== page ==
Sky Atlantic’s six-part drama Guerrilla is an unsettling yet magnetic watch.
Written by John Ridley (12 Years a Slave), Guerrilla is the story of the British Black Power movement in early-1970s London. Sort of.
Jas (Freida Pinto) and Marcus (Babou Ceesay) are a politically-minded couple brooking daily racial abuse from police to job centre officers. But a friend’s violent death prompts them to break Dhari (Nathaniel Martello-White), a political prisoner and radical, out of jail. The three go on the run as relationships and loyalties are tested. While their cause violently crumbles round them. The only logical peg along the line of fracturing characters is Kent (Idris Elba), Jas’s cerebral ex-boyfriend who can’t quite let her go.
Fact or fiction
Entertainment disguised as historical retellings is often an unreliable narrator. However, the fact is that the little-known Black Power Desk existed in the Met Police, employed to eradicate black activism. Rory Kinnear and Daniel Mays play the Desk inspectors intent on finding the missing trio. The power-shifting subplot between the two, and the using and betraying of people, is adroitly thread thicker and thicker as events unfold. Until it suddenly snaps.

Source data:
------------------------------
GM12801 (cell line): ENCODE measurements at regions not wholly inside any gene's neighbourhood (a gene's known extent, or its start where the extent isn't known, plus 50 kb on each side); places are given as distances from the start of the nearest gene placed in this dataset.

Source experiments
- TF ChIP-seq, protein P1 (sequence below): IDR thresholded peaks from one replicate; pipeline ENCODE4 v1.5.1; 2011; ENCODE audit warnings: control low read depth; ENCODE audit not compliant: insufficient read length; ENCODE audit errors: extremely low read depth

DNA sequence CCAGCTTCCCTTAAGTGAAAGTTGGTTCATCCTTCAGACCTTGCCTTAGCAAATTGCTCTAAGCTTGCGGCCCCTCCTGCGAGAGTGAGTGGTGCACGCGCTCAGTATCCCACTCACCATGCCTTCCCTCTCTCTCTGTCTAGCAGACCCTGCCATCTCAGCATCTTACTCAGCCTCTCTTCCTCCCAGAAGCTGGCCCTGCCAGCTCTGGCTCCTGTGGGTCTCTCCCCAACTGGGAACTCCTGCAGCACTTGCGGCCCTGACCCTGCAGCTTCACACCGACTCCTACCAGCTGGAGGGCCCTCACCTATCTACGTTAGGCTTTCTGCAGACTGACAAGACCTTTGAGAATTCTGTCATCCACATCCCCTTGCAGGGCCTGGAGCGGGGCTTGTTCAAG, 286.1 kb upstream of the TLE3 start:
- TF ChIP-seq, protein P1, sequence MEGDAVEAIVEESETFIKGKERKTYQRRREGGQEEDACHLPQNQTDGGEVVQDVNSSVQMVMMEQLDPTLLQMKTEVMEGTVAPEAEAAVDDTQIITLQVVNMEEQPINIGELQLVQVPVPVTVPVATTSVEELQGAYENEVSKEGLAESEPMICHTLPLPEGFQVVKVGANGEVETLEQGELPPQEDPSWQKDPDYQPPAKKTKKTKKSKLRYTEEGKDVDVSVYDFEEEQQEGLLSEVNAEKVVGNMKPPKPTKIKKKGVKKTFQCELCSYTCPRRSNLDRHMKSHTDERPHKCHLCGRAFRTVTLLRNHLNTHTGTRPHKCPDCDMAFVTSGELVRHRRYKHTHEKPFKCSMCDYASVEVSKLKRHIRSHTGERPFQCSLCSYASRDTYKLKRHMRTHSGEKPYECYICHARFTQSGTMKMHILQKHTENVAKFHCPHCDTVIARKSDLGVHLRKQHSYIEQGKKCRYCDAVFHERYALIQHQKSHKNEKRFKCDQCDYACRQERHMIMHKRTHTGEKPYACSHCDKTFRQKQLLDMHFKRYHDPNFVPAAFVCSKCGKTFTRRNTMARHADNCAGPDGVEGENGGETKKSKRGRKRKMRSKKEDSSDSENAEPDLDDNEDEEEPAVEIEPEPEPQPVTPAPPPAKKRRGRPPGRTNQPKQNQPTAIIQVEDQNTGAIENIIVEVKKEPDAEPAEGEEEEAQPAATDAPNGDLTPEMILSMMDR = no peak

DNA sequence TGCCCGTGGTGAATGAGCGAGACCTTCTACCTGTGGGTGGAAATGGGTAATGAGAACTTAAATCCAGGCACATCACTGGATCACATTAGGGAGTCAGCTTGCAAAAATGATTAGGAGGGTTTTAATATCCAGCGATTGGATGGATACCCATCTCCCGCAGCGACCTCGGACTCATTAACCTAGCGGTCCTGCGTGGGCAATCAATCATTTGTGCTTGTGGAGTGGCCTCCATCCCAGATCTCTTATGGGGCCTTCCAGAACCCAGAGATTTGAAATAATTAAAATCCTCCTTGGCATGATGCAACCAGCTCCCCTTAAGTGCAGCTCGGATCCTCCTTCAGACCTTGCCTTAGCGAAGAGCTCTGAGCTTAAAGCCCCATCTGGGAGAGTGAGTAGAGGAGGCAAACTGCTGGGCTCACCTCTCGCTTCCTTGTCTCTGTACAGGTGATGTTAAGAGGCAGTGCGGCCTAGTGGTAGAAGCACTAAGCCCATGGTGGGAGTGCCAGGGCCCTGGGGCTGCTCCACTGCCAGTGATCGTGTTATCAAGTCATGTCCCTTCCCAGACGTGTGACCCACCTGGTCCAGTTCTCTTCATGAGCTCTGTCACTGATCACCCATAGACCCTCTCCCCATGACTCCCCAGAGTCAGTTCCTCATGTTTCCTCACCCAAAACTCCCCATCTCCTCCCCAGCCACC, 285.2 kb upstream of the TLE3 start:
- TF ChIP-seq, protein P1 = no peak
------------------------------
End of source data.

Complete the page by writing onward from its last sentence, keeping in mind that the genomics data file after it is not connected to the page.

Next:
Noteworthy performances are rife. For example, Mays’ transformation from good cop to über-meanie is startling. Though seeing Pinto unspool from caring nurse to complicit terrorist deserves particular praise.
Black and bats
The controversy over casting Pinto, an Indian, as the female lead instead of using a black woman smothers the show’s real hot potato: Jas and co’s recourse to guns, blood and bombs is pure fiction. No British Black Power movement ever used aggression — only peaceful protests. Whether or not Ridley intended visual shock tactics as a metaphor for the times or Neilson ratings is a question-in-waiting. (Lubed baseball bats mid-torture only have one resting-place.) It’s revisionism. Still, on screen, it’s cogent.